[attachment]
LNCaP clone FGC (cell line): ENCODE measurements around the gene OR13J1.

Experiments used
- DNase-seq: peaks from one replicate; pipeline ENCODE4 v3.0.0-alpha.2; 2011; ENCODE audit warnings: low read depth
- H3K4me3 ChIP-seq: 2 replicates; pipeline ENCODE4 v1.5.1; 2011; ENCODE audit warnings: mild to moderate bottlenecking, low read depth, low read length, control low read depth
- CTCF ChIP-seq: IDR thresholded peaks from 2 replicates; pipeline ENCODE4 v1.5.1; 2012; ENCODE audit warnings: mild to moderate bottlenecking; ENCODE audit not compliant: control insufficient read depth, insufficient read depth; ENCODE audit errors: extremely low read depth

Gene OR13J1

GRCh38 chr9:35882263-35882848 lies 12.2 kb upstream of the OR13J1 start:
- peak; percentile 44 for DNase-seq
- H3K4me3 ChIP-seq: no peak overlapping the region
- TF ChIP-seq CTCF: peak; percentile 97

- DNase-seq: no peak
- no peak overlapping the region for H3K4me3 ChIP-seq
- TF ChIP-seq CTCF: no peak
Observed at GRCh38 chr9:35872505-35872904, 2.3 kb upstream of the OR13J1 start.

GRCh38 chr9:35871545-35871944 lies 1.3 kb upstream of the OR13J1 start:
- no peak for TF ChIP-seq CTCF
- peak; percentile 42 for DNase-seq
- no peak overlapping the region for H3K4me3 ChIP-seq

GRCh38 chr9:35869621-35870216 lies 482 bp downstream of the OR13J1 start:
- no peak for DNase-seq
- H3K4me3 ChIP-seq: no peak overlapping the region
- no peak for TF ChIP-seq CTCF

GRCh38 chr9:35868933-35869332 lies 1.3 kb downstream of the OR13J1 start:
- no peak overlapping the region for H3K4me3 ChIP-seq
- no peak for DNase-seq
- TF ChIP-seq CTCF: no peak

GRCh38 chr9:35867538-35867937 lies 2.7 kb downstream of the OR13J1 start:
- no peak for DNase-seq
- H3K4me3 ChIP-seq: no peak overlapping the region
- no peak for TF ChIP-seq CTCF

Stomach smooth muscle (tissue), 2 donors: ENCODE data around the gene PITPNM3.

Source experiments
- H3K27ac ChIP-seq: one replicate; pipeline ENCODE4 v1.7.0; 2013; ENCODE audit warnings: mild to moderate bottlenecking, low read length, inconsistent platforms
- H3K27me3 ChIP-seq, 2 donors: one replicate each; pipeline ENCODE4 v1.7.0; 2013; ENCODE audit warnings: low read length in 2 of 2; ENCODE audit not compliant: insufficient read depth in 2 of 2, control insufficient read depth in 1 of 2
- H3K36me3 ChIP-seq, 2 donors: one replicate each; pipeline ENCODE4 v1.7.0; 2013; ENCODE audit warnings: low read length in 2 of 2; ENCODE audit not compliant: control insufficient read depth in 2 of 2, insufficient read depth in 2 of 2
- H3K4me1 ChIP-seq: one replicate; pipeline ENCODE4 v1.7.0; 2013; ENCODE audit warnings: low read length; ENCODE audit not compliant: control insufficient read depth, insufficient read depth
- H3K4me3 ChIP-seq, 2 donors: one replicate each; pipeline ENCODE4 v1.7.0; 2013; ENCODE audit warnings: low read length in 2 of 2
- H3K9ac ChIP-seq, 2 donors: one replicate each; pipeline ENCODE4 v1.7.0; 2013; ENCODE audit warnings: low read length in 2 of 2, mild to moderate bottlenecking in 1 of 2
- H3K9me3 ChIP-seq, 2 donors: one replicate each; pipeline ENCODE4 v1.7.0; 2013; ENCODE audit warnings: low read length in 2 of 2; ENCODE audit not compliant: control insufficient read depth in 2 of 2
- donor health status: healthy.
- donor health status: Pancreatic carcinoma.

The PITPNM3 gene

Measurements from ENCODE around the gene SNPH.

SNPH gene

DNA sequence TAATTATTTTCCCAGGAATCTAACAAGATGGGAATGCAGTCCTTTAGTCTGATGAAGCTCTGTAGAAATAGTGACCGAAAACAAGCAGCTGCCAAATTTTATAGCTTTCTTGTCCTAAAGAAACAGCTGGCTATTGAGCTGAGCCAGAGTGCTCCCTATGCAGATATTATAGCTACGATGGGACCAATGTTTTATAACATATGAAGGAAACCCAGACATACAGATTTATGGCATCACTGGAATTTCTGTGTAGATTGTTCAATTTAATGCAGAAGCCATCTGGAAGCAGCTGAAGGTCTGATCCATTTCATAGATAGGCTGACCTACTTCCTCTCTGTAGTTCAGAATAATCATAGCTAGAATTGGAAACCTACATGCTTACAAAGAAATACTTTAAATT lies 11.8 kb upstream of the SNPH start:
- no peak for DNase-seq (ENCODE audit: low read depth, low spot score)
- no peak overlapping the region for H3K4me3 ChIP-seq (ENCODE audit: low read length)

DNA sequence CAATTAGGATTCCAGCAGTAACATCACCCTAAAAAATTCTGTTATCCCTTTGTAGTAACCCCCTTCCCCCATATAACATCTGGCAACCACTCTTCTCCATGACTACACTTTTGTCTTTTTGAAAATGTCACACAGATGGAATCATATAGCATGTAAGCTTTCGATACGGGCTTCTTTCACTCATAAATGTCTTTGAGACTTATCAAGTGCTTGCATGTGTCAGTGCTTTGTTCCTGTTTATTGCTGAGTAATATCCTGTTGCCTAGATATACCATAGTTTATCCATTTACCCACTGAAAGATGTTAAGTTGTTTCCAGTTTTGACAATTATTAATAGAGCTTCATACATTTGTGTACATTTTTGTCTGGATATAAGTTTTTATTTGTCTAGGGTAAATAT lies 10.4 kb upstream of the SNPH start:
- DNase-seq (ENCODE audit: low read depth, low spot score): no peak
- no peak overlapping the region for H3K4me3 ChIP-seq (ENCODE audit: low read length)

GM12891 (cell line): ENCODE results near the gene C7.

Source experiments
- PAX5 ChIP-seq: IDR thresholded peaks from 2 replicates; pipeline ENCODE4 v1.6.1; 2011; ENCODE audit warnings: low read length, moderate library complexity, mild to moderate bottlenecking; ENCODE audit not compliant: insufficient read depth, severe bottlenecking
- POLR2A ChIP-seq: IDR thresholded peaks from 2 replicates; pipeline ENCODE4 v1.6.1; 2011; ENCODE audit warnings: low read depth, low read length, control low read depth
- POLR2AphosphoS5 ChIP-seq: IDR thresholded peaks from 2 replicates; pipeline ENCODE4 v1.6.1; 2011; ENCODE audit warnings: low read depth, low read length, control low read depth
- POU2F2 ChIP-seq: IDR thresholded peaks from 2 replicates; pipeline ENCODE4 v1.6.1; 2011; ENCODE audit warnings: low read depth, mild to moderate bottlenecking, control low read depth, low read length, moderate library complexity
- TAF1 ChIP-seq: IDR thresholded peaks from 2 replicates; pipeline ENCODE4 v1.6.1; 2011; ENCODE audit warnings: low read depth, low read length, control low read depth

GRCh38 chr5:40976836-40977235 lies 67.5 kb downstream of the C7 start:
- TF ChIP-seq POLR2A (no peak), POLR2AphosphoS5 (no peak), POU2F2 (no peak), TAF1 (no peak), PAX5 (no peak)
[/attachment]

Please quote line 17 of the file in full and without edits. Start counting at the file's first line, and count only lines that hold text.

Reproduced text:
- peak; percentile 42 for DNase-seq